July 9, 2020

Bonner Center wins higher ed. service award

Members of the Bonner Center recently traveled to Washington D.C. to be honored as recipients of the 2010 Higher Education Civic Service Award.

The College’s Bonner Center for Community and Civic Engagement was among six institutions across the country to receive recognition from The Washington Center for internships and academic seminars.

On Monday Oct. 4, the group spent time in the nation’s capital, where they attended a luncheon at the National Press Club and a gala at the National Building Museum.

“I was excited for everyone at the College and our partner organizations, who have worked so hard over the last few years to be excellent educators and agents for positive change in the community,” Pat Donohue, director of the Bonner Center, said. “We rarely have a moment to stop and take stock of how much we are doing and why. It was great to take a day and celebrate in D.C. I think it put a little bit more fuel in all our tanks to keep plugging away.”

Donohue was not the only one excited about the Center’s award. Student scholars of the Bonner Center also reflected on the achievement.

“This award is well deserved. Each year I am inspired by the staff’s commitment to improving the ways that the program develops students into civically engaged leaders and simultaneously makes a tremendous impact on the local community,” said Justin Freedman, senior history and secondary education major, Bonner Scholar, and member of the education team, where members of the Bonner Center focus their volunteer efforts.

“As students, we are asked to bring our passion to the table every day and are empowered with the freedom to use that passion to create projects that are our own,” Freedman said. “My passion for improving education in high-poverty schools would just be an untapped interest if not for Bonner. I have been transformed from an idle observer to an advocate for children and education reform.”

Similarly, Kathrine Avila, junior international studies major, is passionate about bettering the education in impoverished school systems. The reason behind her involvement stems from a personal connection with the cause.

“Winning a national award for the service we do in my very own town, Trenton, means a lot to me,” said Avila, site leader for the high school education team. “Trenton residents, specifically kids, need people that really believe in them and their city. I was a product of the service the Bonner Scholars gave at my high school and for that I’m very thankful.”

“In my years as a Bonner, I have been able to see that our program has helped make this city a better place,” Avila said. “I am very proud of our program.”

The Bonner Community Scholars spend time involved in local projects, but also branch out nationally and globally.

“The key is (our) unique student leadership model,” Donohue said. “Bonners form 12-issue based teams and each one works closely with a specific non profit partner organization. These teams develop and implement a one year plan that addresses a range of needs.”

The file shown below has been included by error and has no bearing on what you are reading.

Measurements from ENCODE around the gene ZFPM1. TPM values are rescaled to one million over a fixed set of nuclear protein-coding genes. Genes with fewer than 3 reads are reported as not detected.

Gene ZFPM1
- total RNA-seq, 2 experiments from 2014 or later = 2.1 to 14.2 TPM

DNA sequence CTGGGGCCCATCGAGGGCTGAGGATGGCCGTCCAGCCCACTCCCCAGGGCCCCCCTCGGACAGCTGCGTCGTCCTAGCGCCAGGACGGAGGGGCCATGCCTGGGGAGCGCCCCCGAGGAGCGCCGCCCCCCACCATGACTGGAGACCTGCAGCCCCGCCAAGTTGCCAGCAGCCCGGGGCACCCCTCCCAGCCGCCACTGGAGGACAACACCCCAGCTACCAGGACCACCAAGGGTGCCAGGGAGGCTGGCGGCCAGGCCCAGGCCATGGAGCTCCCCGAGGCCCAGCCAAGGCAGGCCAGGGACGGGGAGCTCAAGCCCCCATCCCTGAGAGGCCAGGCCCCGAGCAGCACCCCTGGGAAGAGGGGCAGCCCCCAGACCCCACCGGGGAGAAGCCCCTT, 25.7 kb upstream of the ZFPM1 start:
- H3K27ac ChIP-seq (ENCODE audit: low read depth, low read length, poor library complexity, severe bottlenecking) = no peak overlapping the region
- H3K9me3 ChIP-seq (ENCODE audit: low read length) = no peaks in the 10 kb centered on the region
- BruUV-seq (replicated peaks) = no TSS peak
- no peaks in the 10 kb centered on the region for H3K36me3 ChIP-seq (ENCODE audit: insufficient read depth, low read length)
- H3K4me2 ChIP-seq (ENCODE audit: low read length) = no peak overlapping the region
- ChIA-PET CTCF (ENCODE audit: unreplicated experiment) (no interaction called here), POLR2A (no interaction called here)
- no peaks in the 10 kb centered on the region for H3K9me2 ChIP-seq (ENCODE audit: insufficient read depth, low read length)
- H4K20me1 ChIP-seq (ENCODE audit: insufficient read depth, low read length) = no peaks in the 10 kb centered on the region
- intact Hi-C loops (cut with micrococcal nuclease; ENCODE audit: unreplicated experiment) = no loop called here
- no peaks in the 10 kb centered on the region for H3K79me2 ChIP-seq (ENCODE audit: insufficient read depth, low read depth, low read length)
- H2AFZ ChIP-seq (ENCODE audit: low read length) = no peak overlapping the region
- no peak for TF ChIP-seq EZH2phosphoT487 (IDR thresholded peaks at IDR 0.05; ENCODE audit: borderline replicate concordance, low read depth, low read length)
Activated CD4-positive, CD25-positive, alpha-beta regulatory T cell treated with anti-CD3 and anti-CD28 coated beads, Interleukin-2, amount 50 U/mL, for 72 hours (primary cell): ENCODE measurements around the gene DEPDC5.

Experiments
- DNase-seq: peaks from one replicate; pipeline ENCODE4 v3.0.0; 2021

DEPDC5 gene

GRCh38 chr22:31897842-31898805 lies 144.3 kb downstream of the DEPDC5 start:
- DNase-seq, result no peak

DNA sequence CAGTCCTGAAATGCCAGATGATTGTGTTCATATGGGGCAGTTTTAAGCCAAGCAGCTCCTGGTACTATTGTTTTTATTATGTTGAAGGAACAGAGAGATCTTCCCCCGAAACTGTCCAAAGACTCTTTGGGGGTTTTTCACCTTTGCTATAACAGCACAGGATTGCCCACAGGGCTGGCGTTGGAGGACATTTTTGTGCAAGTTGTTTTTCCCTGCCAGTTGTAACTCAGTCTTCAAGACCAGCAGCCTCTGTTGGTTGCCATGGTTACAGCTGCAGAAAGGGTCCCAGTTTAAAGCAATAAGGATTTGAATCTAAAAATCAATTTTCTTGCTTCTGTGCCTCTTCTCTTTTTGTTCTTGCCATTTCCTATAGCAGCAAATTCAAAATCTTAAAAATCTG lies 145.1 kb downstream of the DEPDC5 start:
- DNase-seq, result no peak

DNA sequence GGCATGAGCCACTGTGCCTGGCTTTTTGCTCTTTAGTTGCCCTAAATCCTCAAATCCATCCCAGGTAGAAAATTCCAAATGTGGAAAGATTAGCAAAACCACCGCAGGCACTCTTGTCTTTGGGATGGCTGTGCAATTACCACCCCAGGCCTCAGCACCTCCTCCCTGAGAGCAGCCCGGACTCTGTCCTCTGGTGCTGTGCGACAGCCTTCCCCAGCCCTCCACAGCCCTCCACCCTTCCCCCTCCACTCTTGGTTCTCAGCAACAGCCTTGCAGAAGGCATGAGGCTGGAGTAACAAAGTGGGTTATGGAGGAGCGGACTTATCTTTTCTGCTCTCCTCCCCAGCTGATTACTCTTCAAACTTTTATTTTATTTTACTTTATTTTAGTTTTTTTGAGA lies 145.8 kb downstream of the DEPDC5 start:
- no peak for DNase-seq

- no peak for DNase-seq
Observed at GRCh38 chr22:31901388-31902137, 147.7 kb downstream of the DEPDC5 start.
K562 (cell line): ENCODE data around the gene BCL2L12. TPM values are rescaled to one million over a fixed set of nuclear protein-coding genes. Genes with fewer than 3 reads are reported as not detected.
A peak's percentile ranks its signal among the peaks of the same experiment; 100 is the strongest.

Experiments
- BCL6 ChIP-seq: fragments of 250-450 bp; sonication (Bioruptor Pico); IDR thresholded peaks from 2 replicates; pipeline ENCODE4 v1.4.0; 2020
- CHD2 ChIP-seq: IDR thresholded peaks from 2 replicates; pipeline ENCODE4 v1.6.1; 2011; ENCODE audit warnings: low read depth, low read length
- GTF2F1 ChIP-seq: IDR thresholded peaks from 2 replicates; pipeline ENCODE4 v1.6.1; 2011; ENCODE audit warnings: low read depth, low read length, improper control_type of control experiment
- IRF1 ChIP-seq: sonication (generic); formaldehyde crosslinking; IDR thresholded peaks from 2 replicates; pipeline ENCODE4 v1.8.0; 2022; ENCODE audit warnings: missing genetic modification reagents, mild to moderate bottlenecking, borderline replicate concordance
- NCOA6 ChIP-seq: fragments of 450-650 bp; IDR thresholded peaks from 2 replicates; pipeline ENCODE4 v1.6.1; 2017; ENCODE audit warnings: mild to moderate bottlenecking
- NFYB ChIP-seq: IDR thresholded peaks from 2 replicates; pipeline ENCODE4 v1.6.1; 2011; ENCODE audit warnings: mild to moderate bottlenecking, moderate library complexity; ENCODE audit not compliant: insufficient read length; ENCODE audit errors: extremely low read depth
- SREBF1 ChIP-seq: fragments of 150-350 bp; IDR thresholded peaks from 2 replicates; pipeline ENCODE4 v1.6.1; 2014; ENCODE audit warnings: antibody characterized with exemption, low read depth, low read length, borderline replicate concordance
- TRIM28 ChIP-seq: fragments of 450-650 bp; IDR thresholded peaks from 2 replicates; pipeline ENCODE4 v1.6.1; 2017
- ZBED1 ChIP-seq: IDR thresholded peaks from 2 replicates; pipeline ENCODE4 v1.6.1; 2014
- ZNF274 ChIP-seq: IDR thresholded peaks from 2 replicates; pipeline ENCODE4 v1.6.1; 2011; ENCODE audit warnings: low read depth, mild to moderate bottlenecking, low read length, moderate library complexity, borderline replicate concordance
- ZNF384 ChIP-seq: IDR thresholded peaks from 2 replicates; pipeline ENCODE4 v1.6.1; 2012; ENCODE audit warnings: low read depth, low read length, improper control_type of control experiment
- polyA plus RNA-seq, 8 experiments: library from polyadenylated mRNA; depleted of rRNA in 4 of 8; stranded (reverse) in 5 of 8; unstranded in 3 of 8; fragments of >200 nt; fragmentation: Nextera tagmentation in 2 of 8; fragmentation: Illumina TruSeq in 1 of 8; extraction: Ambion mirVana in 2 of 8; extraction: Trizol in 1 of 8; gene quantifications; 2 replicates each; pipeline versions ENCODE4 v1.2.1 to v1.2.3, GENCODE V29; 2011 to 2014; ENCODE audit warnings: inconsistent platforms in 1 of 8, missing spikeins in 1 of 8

These teams focus on everything from juvenile corrections to education to hunger. There is even an immigration team that spends time teaching language classes to Hispanic families in the surrounding area.

The teams then organize Community Engaged Learning (CEL) days and projects that all first-year students must complete. This encompasses nearly 40 projects where students, the Bonner Center and professors work together.

“The Center tries to cultivate the common ground between the College’s civic and educational missions with the needs and interests of the local community,” Donohue said. “We try to develop innovative opportunities for professors and students while addressing some of society’s most challenging problems, such as hunger, homelessness and recidivism.”

Even after students graduate, their lives continue to be influenced by their involvement in the program. Esther Brahmi graduated in 2010 and believes that not only did the Bonner program shape her undergraduate years, but it has played an integral role in her life post-graduation. She currently works for the center and plans on pursuing a career helping those who are disadvantaged.

“I think that winning this award is a huge milestone for all of the people who have made a commitment to Bonner over the years,” Brahmi said. “We have such strong corps of people dedicated to service and the success of the program. It is very rewarding to see that our work is being noticed by others so that they too may follow our lead in serving those less fortunate.”

According to Donohue, prospective projects include partnering with a nonprofit in Nicaragua, forming a Trenton Central High School team, co-directing a prison education program, and creating CEL projects for upper level classes.

“There is no doubt in my mind that the Bonner Center aimed high,” said Ryan Pilarski, sophomore philosophy major, Bonner Scholar, and member of the juvenile justice team. “In fact, I’m sure many thought the center was taking on too much in too little time. We have far more to give and to keep giving. Around communities the impact of our service can be both felt and seen – a rare accomplishment for a school of our size.

“We know we’re not the only ones doing this service of bettering our world, but we’ve done community service our way,” Pilarski said. “We’ve dug out a niche, or several, in New Jersey and it makes us all proud to know that others can see it too.”

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